Why Arts Education Matters

Isabelle Kralj, the founder of Theatre Gigante, introduces Milwaukee third graders to acting. 

Learning how to dance, play a musical instrument, or create a comic strip isn’t just fun. According to the National Endowment for the Arts, kids who study art are four times more likely to be recognized for academic achievement. Why? Research shows that arts education can strengthen critical thinking, memory, and even math skills. Access to music, dance, and arts programs is especially important for children in low-income communities.

With budget shortfalls a continual concern, organizations around the country help schools introduce students to the arts. In my area, the Milwaukee Symphony Orchestra’s Arts in Community Education (ACE) program supplements arts education in local public and private schools. Founded in 1990, the program includes school visits from musicians and actors and field trips to art museums and theaters.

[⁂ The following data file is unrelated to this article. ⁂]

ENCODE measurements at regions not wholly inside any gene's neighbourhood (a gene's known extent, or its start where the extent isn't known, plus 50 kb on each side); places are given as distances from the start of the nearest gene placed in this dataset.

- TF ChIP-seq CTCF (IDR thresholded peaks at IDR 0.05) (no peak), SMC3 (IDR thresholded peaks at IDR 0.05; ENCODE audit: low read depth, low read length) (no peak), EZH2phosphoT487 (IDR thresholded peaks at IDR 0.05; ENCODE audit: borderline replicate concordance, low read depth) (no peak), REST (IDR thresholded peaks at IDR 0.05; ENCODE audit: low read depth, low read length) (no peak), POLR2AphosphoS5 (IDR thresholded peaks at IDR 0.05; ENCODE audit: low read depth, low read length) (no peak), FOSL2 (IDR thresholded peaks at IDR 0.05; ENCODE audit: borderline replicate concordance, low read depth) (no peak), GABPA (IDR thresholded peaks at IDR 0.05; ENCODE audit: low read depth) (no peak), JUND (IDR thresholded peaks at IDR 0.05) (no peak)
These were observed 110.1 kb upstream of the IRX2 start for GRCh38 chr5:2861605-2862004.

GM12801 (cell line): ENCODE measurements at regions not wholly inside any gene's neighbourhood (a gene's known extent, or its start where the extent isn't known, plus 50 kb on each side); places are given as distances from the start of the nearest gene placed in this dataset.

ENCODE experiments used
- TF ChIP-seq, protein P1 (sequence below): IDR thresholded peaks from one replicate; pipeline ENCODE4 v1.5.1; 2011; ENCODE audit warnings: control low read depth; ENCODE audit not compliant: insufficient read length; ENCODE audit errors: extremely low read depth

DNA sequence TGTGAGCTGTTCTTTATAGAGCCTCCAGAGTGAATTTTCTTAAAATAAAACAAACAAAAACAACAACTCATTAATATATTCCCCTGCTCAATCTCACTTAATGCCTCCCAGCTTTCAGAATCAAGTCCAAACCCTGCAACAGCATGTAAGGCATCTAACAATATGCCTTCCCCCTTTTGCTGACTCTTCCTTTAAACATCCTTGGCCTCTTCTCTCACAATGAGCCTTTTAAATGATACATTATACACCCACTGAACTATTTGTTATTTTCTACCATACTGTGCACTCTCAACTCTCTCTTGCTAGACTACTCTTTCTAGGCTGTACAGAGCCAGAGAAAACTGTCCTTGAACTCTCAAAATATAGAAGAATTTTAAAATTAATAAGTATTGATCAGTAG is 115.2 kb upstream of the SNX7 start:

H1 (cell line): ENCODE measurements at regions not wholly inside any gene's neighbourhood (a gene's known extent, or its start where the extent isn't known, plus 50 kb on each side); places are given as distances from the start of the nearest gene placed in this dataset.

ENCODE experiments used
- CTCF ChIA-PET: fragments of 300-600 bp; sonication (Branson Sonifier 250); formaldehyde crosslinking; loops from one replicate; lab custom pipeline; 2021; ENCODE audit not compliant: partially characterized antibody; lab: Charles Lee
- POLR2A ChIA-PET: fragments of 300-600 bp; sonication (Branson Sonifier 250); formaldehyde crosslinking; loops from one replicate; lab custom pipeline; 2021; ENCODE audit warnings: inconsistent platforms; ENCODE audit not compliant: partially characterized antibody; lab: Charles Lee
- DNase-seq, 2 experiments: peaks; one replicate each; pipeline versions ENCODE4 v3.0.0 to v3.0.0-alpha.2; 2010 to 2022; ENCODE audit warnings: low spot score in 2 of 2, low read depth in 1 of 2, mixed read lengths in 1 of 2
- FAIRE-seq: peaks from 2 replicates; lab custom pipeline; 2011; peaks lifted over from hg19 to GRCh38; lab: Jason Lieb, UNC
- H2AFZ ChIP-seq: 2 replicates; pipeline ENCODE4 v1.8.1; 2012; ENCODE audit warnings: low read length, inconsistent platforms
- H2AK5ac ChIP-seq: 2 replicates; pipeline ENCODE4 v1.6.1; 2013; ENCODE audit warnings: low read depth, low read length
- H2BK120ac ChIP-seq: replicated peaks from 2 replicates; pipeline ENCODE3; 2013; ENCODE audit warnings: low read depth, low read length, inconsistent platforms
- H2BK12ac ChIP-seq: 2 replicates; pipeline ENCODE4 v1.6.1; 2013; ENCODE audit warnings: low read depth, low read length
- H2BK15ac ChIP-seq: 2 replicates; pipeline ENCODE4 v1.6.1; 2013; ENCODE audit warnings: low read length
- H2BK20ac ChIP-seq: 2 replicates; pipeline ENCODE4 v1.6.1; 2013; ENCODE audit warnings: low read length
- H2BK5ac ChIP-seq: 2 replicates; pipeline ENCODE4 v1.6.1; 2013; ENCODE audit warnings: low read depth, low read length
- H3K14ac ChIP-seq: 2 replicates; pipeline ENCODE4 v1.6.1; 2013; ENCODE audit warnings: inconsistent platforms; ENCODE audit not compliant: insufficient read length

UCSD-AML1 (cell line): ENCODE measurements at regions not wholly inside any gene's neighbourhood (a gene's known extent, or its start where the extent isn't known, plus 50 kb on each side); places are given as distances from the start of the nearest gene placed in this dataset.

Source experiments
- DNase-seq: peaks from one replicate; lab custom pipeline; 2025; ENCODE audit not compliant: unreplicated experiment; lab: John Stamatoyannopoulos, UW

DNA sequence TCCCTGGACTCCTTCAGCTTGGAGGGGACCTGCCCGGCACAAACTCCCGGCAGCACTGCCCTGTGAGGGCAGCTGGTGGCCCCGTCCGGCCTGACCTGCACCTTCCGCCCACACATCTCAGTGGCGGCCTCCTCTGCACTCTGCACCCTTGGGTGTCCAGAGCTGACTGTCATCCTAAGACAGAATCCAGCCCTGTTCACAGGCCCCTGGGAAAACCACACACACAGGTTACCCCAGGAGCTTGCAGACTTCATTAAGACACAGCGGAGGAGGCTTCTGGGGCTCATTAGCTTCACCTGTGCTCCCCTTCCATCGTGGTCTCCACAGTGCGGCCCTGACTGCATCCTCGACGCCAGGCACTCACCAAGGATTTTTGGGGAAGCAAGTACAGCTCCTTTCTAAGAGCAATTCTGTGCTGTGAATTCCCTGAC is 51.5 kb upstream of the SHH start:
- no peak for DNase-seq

To learn more about ACE, I spoke with Rebecca Whitney, who is the program’s director of education. She explained that ACE’s goal is to deepen students’ understanding of the world through music, dance, and even drama.  

Expanding horizons and providing access to everyone are top priorities. “The overarching value of arts education is to teach and inspire creativity, collaboration, community, and connections,” Whitney said. “Most schools pay only $17 per student for all of the programming.”


Emilia, who participated in ACE in elementary school, now studies violin. 


Since its founding, ACE has inspired tens of thousands of young people, including me. I was a member of the ACE program in elementary school. I remember taking a trip to the Milwaukee Symphony Orchestra, which reignited my love for the performing arts. I now play violin for a local symphony orchestra.

My friend, Isabella Krynicka, is also a member of the orchestra and a past participant in ACE. “It was so inspirational to watch professional musicians perform,” she recalled.

Now that pandemic restrictions are easing, ACE will resume its in-person programs at schools. “The most rewarding part of working with ACE,” Whitney said, “is seeing the excitement and wonder students and teachers have.”

Top photo courtesy of ACE/Jonathan Kirn; bottom photo courtesy of the author